THE USUAL NOTE FROM LB: From the summer of 2002 to the spring of 2010, Gwen the Beautiful and I were the proud and often exhausted owners of a beautiful Ozarks property we called Cloud Creek Ranch.
In many ways, the ranch was paradise. But it was a paradise with a price that started going up before we even knew it existed. Here’s another Monday musing about our adventure and the lessons we learned.
Oh, and if y’all detect any irony, please believe me when I say it comes straight from the universe and not your kindly Uncle Larry B.
by Larry Brody
My mother-in-law, Jesse Laverne Manns, known as Laverne by her friends and colleagues, died last week in Fontana, California, after a heart attack and many years of diabetes. Laverne was 72 years old and beautiful in every way.
She was born in a small town in Oklahoma and became a high school basketball star in a state that took – and still takes – its “girls” high school basketball very seriously. Her sports skills earned her a college scholarship, but although Laverne always loved sports her life was devoted to two other great loves.
The first was her husband, Everett.
I came into Laverne’s life too late to meet the man everyone called “Coach Manns,” and who died, also of a heart attack, when he was still a vigorous, bodybuilding 59. But Laverne spoke of him with such adoration that I still treasure the time she turned to me—I don’t remember what I was doing but sure wish I did—and said, “Why, you’re just like Everett!” and gave me a smile that made the whole room shine.
The second great object of Laverne’s devotion was education.
She was an educator all her adult life. Went from elementary school teacher to principal to university administrator because, for her, it was all about teaching and learning and guiding everyone she could toward a better future.
She could be pushy, demanding, stern. As manipulative, in a feminine “You talking about little ole me?” kind of way as Donald Trump is with his slick masculine aggression. But she played her games for the sake of others. Because she wanted the best for everyone else.
Laverne had big ambitions for her children, Vicki, Gwen, Denyse, Cary, and Johnny (who came over to the house for dinner with Coach Manns one day when he was still a schoolboy and stayed on to finish growing up), and her grandchildren. And for all her friends, neighbors, and co-workers as well.
“You’ve got to do your best to get the best,” she would tell them all. It was the motto behind all of Laverne’s days.
I know Laverne best as my beloved mother-in-law. Who wouldn’t love a mother-in-law who, on Gwen the Beautiful’s birthday last month, sent her all of my favorite food? New York cheesecake! Egg bagels! Chicago pizza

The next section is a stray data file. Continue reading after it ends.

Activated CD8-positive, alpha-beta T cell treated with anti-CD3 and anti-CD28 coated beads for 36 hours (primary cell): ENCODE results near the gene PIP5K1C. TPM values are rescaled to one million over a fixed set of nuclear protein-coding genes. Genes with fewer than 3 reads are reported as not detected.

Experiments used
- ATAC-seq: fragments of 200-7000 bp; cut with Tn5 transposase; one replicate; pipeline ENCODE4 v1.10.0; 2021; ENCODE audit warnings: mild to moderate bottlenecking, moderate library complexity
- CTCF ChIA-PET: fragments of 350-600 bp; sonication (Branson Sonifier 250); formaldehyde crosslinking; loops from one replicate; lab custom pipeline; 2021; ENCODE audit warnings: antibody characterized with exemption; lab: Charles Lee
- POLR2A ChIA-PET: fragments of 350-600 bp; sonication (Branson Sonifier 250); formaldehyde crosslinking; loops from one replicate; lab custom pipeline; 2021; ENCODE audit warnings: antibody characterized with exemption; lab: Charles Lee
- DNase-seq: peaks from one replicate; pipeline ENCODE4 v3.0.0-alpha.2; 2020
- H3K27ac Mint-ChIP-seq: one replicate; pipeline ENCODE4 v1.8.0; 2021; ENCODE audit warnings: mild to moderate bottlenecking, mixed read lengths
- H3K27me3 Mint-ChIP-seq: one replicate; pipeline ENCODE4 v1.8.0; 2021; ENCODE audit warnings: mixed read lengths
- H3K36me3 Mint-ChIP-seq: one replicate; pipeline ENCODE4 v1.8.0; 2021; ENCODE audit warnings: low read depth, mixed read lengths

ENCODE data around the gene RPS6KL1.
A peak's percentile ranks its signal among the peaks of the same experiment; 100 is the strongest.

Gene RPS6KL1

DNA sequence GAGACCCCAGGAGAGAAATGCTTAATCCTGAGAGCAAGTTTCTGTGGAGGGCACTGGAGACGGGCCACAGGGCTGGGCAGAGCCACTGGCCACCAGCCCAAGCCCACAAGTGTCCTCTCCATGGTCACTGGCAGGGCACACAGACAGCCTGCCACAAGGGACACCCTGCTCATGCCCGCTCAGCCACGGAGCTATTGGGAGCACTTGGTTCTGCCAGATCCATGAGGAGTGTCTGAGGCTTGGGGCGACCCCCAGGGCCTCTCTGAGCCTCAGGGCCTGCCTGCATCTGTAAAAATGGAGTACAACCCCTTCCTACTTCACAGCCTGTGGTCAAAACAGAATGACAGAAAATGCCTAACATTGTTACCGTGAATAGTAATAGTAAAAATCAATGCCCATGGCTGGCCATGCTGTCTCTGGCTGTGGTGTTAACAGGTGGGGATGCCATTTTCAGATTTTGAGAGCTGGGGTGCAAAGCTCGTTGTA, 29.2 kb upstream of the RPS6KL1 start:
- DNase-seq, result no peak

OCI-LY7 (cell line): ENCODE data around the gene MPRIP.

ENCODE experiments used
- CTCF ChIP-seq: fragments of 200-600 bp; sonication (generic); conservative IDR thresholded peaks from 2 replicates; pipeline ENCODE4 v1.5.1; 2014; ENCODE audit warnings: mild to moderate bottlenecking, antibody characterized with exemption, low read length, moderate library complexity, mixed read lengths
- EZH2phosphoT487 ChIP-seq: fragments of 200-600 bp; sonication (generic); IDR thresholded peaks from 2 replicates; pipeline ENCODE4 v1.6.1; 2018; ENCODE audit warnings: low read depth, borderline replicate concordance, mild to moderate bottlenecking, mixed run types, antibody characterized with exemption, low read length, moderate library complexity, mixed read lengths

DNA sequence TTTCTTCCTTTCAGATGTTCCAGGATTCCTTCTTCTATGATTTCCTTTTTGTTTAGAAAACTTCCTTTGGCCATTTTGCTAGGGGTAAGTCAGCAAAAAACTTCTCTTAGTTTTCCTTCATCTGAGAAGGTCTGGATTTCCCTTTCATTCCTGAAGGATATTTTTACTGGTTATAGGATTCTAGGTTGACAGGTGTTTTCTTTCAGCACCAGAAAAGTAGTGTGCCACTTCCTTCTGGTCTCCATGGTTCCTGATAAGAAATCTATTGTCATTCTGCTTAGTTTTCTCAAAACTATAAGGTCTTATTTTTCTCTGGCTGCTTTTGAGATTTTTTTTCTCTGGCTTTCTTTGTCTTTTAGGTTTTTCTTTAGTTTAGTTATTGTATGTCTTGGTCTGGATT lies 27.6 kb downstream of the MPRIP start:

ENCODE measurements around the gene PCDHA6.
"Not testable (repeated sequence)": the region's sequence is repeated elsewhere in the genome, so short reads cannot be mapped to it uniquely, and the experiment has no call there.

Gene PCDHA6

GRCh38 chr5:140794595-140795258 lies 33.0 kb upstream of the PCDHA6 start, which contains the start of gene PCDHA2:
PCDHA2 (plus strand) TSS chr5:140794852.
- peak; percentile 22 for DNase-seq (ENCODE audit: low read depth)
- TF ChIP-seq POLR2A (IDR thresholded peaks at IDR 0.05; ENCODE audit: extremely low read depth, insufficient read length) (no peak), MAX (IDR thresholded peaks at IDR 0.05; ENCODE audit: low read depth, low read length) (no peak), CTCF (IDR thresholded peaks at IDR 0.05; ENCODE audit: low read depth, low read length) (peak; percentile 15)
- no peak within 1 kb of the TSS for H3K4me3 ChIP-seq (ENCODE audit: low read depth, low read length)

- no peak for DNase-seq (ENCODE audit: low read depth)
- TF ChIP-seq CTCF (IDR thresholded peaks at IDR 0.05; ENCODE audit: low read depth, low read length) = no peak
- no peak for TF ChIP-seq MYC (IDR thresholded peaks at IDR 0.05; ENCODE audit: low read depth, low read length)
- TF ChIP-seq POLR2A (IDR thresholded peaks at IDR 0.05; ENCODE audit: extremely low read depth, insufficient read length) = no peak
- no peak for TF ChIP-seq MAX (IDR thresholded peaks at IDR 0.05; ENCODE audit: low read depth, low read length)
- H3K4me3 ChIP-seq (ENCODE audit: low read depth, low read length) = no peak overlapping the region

Laverne’s life was not without its share of travail. But it was impossible for her to stay down for long. Hope and idealism were like titles—or degrees—after her name. Quite simply, she was one of the most idealistic people I’ve ever known.
The last time Laverne visited us here on the Mountain, she told me about a problem a teacher she’d recruited was having with another faculty member. This teacher was semi-retired, a former Superintendent of Schools, and a very savvy and practical man.
When I said to Laverne, “If he’s upset why doesn’t he go to the Dean?” she looked astounded.
“Oh no,” Laverne said. “He would never go over somebody’s head like that. This is a university. Nobody would think of playing politics here.”
I’ve got a few friends who are professors at various colleges, and you can believe me when I say I’ve heard a story or two to the contrary over the years. But I didn’t argue. I just smiled and nodded.
Because if that’s how Laverne saw the world—if it was her world—well, that made her one very lucky woman. How could anyone ever want to change that?
Laverne’s death has brought luck to some other people too. In her never-ending battle to make things better at all times, she signed on as an organ donor. And, of course, her life helped all of us who knew her feel lucky indeed.
I already miss my mother-in-law. For fifteen years, no matter where Laverne and Gwen and I were, Laverne was part of every moment of my life. She was always tucked away in the safest corners of both my head and my heart. Over to the right, beside her daughter. Now–
Just a minute. I’m hearing something. Wait–
It’s a voice. A familiar voice. A very familiar voice…
“I love you,” the voice is saying, from its old place beside Gwen. “And I know I can count on you to go on and do what’s best.”
I’ll try, Laverne. It’ll be a lot easier now that I know you’re still here.